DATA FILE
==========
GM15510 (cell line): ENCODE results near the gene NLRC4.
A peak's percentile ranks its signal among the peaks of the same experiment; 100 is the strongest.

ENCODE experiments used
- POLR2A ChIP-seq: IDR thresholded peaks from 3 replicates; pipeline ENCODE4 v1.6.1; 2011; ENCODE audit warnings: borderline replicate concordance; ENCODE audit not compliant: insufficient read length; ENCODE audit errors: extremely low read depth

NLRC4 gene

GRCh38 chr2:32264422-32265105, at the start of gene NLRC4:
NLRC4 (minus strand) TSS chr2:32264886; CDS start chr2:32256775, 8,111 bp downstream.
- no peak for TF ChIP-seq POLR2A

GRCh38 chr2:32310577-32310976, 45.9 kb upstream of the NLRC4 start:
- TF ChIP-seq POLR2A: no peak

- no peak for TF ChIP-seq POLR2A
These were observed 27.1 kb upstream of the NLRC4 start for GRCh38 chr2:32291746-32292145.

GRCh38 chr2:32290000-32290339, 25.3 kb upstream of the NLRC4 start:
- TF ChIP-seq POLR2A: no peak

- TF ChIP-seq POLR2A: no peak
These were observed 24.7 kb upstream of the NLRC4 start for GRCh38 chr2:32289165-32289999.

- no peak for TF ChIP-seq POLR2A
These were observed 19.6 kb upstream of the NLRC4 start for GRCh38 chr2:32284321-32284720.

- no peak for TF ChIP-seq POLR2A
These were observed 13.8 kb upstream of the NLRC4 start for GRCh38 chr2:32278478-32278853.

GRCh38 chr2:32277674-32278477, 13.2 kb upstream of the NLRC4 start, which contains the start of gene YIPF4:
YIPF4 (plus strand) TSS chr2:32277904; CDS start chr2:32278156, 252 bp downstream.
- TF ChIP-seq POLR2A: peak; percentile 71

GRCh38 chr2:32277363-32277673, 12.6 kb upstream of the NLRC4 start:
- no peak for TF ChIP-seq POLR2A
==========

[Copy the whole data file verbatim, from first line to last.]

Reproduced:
GM15510 (cell line): ENCODE results near the gene NLRC4.
A peak's percentile ranks its signal among the peaks of the same experiment; 100 is the strongest.

ENCODE experiments used
- POLR2A ChIP-seq: IDR thresholded peaks from 3 replicates; pipeline ENCODE4 v1.6.1; 2011; ENCODE audit warnings: borderline replicate concordance; ENCODE audit not compliant: insufficient read length; ENCODE audit errors: extremely low read depth

NLRC4 gene

GRCh38 chr2:32264422-32265105, at the start of gene NLRC4:
NLRC4 (minus strand) TSS chr2:32264886; CDS start chr2:32256775, 8,111 bp downstream.
- no peak for TF ChIP-seq POLR2A

GRCh38 chr2:32310577-32310976, 45.9 kb upstream of the NLRC4 start:
- TF ChIP-seq POLR2A: no peak

- no peak for TF ChIP-seq POLR2A
These were observed 27.1 kb upstream of the NLRC4 start for GRCh38 chr2:32291746-32292145.

GRCh38 chr2:32290000-32290339, 25.3 kb upstream of the NLRC4 start:
- TF ChIP-seq POLR2A: no peak

- TF ChIP-seq POLR2A: no peak
These were observed 24.7 kb upstream of the NLRC4 start for GRCh38 chr2:32289165-32289999.

- no peak for TF ChIP-seq POLR2A
These were observed 19.6 kb upstream of the NLRC4 start for GRCh38 chr2:32284321-32284720.

- no peak for TF ChIP-seq POLR2A
These were observed 13.8 kb upstream of the NLRC4 start for GRCh38 chr2:32278478-32278853.

GRCh38 chr2:32277674-32278477, 13.2 kb upstream of the NLRC4 start, which contains the start of gene YIPF4:
YIPF4 (plus strand) TSS chr2:32277904; CDS start chr2:32278156, 252 bp downstream.
- TF ChIP-seq POLR2A: peak; percentile 71

GRCh38 chr2:32277363-32277673, 12.6 kb upstream of the NLRC4 start:
- no peak for TF ChIP-seq POLR2A